In 2005, I moved from Shropshire to a practice in Bristol, specifically because it was a four-day-a-week job, with no on-call. This was to give myself more time to write. Even that didn't give me enough time. Several days a week, I'd get up at 5 am to do a couple of hours before going to work. Weekends were non-existent except for 12 hours a day of writing and researching ancient Rome. I built up a library of scores of textbooks, and continued to visit Roman sites all over Britain.

In early 2006, I was fortunate enough to get signed by my literary agent, whose input and help with my writing skills was enormous. Discarding what I had written up till then (it wasn't good enough), ‘The Forgotten Legion’ emerged into the light. It was put on the market in summer 2007 and, after a bidding war involving six major publishers, I landed a three-book deal with Random House.

Going full time

By the time of the novel's release in May 2008, I was deep into writing my second book. However, the pressures of family life, writing and work were becoming too much to continue without the risk of burnout. Although it meant a big drop in pay, I decided to go part time. That worked well for a number of months, but a mandatory major rewrite (from my editor) of the second book meant that I asked for a one month sabbatical in December 2008. One month turned into two, and the practice I worked for wasn't prepared to keep my job. That was fair enough, but I couldn't go back to work either: I was contracted to finish my novel.

On a wing and a prayer, I became a full-time writer in early 2009. That was a tough year financially, because at that stage I wasn't earning enough from writing to live on. We lived half on my advances and half on some money that my wife had come into. However, I didn't worry too much about whether it was a good career move. Writing had become something that I enjoyed doing more than I had ever loved veterinary work. I am happy to say that it still feels that way.

Things soon took a turn for the up as well. In 2010, my third book reached Number 4 in the Sunday Times top 10. Since then, things have gone from strength to strength. My novels are on sale in more than 10 countries and, at this moment, I have a four-book contract that secures my income for the next few years. I won't be returning to practice for the foreseeable future.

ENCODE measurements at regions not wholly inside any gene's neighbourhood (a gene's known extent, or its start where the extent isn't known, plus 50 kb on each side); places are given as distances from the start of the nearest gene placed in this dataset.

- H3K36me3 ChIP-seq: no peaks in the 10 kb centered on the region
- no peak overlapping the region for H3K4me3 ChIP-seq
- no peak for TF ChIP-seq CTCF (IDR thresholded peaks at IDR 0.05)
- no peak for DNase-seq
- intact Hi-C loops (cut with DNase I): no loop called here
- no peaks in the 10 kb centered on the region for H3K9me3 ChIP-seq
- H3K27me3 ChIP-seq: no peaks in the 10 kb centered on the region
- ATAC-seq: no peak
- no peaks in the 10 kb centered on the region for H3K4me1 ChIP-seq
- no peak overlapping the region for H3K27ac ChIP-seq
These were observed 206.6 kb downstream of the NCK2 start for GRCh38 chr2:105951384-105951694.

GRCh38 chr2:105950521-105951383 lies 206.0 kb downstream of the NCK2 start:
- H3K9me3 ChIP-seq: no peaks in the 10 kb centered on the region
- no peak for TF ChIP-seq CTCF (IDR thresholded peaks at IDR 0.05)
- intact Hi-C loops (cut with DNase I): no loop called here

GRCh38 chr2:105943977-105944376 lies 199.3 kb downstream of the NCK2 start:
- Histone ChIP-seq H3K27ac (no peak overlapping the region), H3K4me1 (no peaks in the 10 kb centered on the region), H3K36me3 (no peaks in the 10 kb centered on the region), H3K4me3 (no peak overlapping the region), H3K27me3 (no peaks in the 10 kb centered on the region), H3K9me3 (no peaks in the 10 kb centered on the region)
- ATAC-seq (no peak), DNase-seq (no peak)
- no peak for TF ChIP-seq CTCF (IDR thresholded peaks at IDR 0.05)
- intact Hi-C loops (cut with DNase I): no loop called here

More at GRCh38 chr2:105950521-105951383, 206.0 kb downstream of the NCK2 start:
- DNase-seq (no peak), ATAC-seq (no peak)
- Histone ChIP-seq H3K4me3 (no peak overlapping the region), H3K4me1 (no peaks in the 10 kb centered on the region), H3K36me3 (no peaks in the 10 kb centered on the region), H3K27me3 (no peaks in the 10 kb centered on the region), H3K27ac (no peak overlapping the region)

Marching for charity

Towards the end of this month, Ben will be walking the length of Hadrian's Wall for two charities – Combat Stress and Médecins Sans Frontières – and he will be doing so in full Roman gear. The following is extracted from his blog.

January 17, 2013: ‘Anthony Riches, author of the Empire series, and Russell Whitfield, author of the Gladiatrix novels, have agreed to come along on the walk as well. More recently, archaeologist, author and noted expert on Hadrian's Wall, Mike Bishop, said that he will accompany us too. This will add immensely to the experience, as he knows more than most people alive about the wall.

‘We aim to walk west to east (this is regarded as the best way to do it), starting on either April 28 or 29, with six days walking, and one day to recover/sign books in Newcastle.

‘The gear I will be wearing includes a linen undertunic, tunic, cloak, boots, straps for carrying my scutum (shield), scutum cover and a helmet with a three-feathered crest, a pilum and sword belt and new gladius hispaniensis (sword) as well.’

January 29: ‘I'm champing at the bit to get out and about near home in the gear, so that I can really get a feel for it. Break my boots in. Tweet photos of myself that will have you falling off your chairs with laughter. Stay tuned!’

Training begins on February 18: ‘Straps to carry the shield sorted, I thought, it's now or never. I've walked just over four miles/6.5 km each time, once with the crested Montefortino helmet (in the photo, it's missing a feather – it fell off on the walk – but thankfully, I found it). It's actually quite comfortable to wear the shield like this, although it needs a little adjusting so that it doesn't knock off my left leg. The helmet is another matter – it's slightly too small, and I am a little concerned about what my head will feel like after 85 miles/139 km!’

▸ Ben's blog can be found at and Mike Bishop can be followed on Twitter at @perlineamvalli or through his Hadrian's Wall website. They will be tweeting, blogging and taking photos as they march.